The completeness of the letters along the rim is another factor when judging condition. A distinct legend completely separated from the rim is necessary to qualify as a collectible. Additionally, the date is quite bold and clear, as it is protected by the neck and rim. Heavy wear without a "faded" appearance, as well as a raised rim, add to the visual appeal.
How to Video: Grading Barber Dimes
Grading is discussed in greater depth, taking into account the minor differences between different conditions and number of details visible. Images show the finer points of a design, which are critical in narrowing the range of a grade level.
Step 3: | Special Qualities of Historical Mintages
Collector Attention and 1894 Dime Premiums
With the 1894 dime, special attention is a reason to expect premium values of all. Many historical factors are part of the background of this specific year of Barber dimes. Values on the chart show, in any condition, they are a high demand coin.
Only two mints produced dimes in 1894, and the year became the lowest production year of the Barber dime series.
Philadelphia contributed just 1.3 million dimes and New Orleans an additional 720,000 in 1894. Collectors take notice of the total mintage of the year as remarkably low; just over 2 million. Initial production scarcity is built into the date. At the time, few were saved, most served their purpose of circulating through commerce.
1894 dimes are now representing a scarce Nineteenth Century coin and a challenge to find in pleasing condition. Strong values are awarded to high quality, collectible examples.
New Orleans issues of 1984 are especially popular. Any coin with a mintage under one million is recognized as important. Although not an extreme rarity, the New Orleans variety is termed a "Semi-Key" issue of the series.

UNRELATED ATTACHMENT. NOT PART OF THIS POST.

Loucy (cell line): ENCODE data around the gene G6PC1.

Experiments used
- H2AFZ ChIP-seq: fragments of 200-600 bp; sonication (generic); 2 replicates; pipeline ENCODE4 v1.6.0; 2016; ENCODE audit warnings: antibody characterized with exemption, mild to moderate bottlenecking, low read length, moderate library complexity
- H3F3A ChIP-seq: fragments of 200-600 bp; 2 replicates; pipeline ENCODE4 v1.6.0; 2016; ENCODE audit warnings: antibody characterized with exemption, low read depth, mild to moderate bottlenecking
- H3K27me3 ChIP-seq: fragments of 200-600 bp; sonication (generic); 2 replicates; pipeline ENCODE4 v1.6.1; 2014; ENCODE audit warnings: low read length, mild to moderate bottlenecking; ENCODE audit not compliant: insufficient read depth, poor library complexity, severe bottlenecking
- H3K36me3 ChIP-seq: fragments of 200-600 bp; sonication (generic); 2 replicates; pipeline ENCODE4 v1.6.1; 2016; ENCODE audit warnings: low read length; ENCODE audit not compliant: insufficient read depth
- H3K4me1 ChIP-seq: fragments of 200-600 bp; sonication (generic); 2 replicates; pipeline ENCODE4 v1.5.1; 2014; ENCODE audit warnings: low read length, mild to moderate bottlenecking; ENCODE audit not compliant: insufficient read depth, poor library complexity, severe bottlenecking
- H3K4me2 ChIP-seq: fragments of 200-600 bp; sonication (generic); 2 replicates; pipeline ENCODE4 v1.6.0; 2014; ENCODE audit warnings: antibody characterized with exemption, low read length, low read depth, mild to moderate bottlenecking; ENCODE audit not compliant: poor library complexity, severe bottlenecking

Many special qualities are found in this year's Barber dime. With the added attention of history, low mintages, basic scarcity, and popularity of New Orleans coinage, they are a well-known coin to collectors. All 1894 Barber dimes are considered premium value in all states of preservation. Inspect these closely for mint variety and condition.
All Barber Dimes are worth at least $3.13
. Please don't settle for this minimum value, double check your coins. Over half the dates and mint marks are worth substantially more. Condition is a major factor to collectible status and demand.
All Dime Series are featured here. First minted in 1796 there are many rare and collectible varieties to discover.
From the early Bust to the Seated Liberty of 1837-1891. Next the Barber Dime followed by the widely collected Mercury Head dime. Ending with the modern Roosevelt Dimes. Match your coins to the grading images and values charts.
Coin collections either small or large are valued using a method following specific steps. These coins are separated by denomination, series, date and mints. Use the images to identify coins, series and varieties. Details on the steps to take are outlined. Visiting each series page completes the process.
When housed and stored properly Barber dimes maintain their preservation and importantly value. Silver, copper, and nickel coinage requires a few basic considerations to keep any damage and deterioration from taking place.
Collectors often sell coins as part of building and improving their collections. Following a process, they first establish values, judge the strength of the market, and seek then dealers specializing in coins similar to those being sold. Review the best practices to selling coins.